• I remember a time when my daughter was maybe 4 and she was standing in line next to a little girl whose skin color was different. She turned to me and loudly said “Mommy that girl is…” I interrupted her and whispered “we don’t make comments about people” and she told me “I was just going to say that that little girl is pretty.” Ouch.

  • I do not believe this book would have helped my mother the day I screamed out “It’s a witch!” in the middle of the supermarket. Mom says the nun was really nice about it.

  • A piece of family lore: My brother, before or just after I was born, enters an elevator and encounters a bald man. He exclaims, “That man looks like Charlie Brown!!!”

    Poor guy. :/

  • “Oh my God, Karen! You can’t just ask people why they are white!”..Mean Girls.

  • Lisa’s comments are right. Remember the song from “South Pacific”? It has a couple of lines that say, “You’ve got to be taught, berfore it’s too late / To hate all the people your relatives hate; / You’ve got to be carefully taught.”

  • I have this book in my library. Wow.

  • “Why does that library(an) have such a…”

  • My library has this book. I did a double-take when I first saw it on display about a year ago, and HAD to read it. Turns out it wasn’t as outrageous as the title suggested it might be.

    Here’s a 1986 review of the book courtesy of School Library Journal:

    K-Gr 3 A collection of short descriptions of some people who are physically “different” from others. Each description contains a photograph of the person, a brief paragraph about how he or she is different, and a related question or activity, such as “Look at your parents and see if you can guess how tall you will grow to be.” The subjects include a man with a beard, a heavy woman, a black man, a dwarf, and two handicapped men. The introductory note states that the book was written to help parents and teachers answer questions about differences and is meant to be a springboard to discussions. However, the variety of subjects selected is too broad and the explanations too simplistic. Questions about physical differences can be answered honestly without the aid of this book, and if one needs to explain about handicaps it is better to deal with them in more depth.

    Margaret C. Howell, Cameron Elementary School, Fairfax County, Va. Copyright 1986 Cahners Business Information.

  • I had a very mortified mother once apologise exhaustively to me after a quiet whispered conversation between her two children suddenly resulted in the girl pointing at me and declaring loudly, “No, it’s a girl! See, it has a purse!”

    I pretty much just cracked up, actually.

  • The tiltle reminds me of a Troy McClure film called “Mommy, What’s Wrong With That Man’s Face?”

  • When my sister was a teenager, she lost her hair from chemotherapy treatment for bone cancer (fortunately she’s fine now, 15 years later.) We were at the beach with some friends; Kay was wearing a wig, but finding it itchy. By this time she’d gotten used to people surruptitiously looking at her, trying to work out why she looked wrong (pencil-only eyebrows, no eyelashes) and it didn’t bother her too much. What she didn’t like, though, was the idea that it was something she should feel ashamed about.
    Anyway, we were on the pier, and Kay lifted her wig a little to scratch her scalp where the wig was itching. A little girl, maybe four or five, was absolutely astonished, and told her mother in a loud, carrying voice ‘Mummy! That lady can take her hair off!’
    Cue mother taking in Kay’s lack of hair, realising the situation – and instantly hushing her daughter, with ‘you don’t say personal things like that in public!’ and the like.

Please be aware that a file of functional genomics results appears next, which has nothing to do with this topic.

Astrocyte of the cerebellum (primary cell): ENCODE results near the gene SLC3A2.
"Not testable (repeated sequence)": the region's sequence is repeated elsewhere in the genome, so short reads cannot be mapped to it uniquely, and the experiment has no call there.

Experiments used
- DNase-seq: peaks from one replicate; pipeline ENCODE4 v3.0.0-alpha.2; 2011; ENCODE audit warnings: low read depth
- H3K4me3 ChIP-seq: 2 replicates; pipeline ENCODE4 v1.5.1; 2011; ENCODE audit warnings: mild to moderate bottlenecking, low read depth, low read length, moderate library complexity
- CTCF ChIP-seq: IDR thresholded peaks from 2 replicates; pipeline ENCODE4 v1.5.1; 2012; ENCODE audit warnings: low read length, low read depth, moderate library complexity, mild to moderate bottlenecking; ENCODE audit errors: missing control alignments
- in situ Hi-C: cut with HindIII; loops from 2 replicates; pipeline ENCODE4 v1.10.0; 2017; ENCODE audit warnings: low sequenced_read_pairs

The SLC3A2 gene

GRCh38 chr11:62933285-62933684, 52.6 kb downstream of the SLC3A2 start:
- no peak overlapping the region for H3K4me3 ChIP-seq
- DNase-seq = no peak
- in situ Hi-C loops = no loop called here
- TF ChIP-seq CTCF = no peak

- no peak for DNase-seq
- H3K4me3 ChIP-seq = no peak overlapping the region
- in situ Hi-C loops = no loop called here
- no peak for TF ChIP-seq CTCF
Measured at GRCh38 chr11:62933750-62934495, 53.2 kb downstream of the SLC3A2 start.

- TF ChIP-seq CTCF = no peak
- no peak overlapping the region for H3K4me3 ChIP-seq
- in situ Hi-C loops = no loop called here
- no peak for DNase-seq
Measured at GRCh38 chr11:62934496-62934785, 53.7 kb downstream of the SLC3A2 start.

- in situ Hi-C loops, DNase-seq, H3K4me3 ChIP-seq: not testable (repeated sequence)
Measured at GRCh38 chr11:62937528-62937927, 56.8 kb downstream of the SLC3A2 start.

Now, Kay didn’t have any issue with what the child said; she’d never seen anyone wearing a wig before and was surprised by it. But it was the mother’s reaction that really annoyed Kay; instead of quietly explaining that the lady was wearing a wig, the mother had made it into something shameful not to be talked about. Kay’s response was to watch them, and every time the mother looked away, Kay would lift her wig up and make a silly face, reducing the girl into fits of the giggles. It’s hard to think hair falling out from chemotherapy is something to be ashamed of when the person with the wig refuses to be upset or embarrassed by it.
    I actually don’t have any issue with this book. Too many people don’t know how to handle those questions publically, and this does kind of cut it off at the pass. And for many ‘different’ people, it’s not the question that’s offensive, especially from small children, it’s the idea that it’s an issue to be dealt with, or something embarrassing to be ignored.

  • I don’t find the title as “outrageous” as some of the commentators do. It actually struck me as a potentially avant guard book because it sounded so random–is it meant to imply the man is Jewish? In any case, I had no clue what it was about. I did find the questions and depictions in it rather disturbing, however, especially with regard to how they position the reader (white, presumably conservative, middle class) as a normative category to which these ‘others’ are deviations. I understand why people find merit in it, and I actually find the book to be potentially a tool for adults more than children, because the answers are (for the most part) rather neutral, but I am open to challenges

  • I actually like this. Straight forward.

  • I did not like the page that says ‘everyone has pigment.’ Those with albinism do not, and for a book talking about difference, this should not have been missed. I guess an albino child could not be an audience for this, because they most likely do not look like their parents, are not like ‘everyone’ else, and cannot engage in thinking abnout which parent they look most like.

    Also, the ‘dwarf’ title bothered me, but it could have been a proper term at the time. However, I felt the tone of ‘you will grow, nbut they never will was a little harsh.

    I was looking for a book to engage with students with disabilities, and it seems this is the worst book I could bring in. It assumes the audience is all average. (will outgrow a dwarf, has pigment, etc.)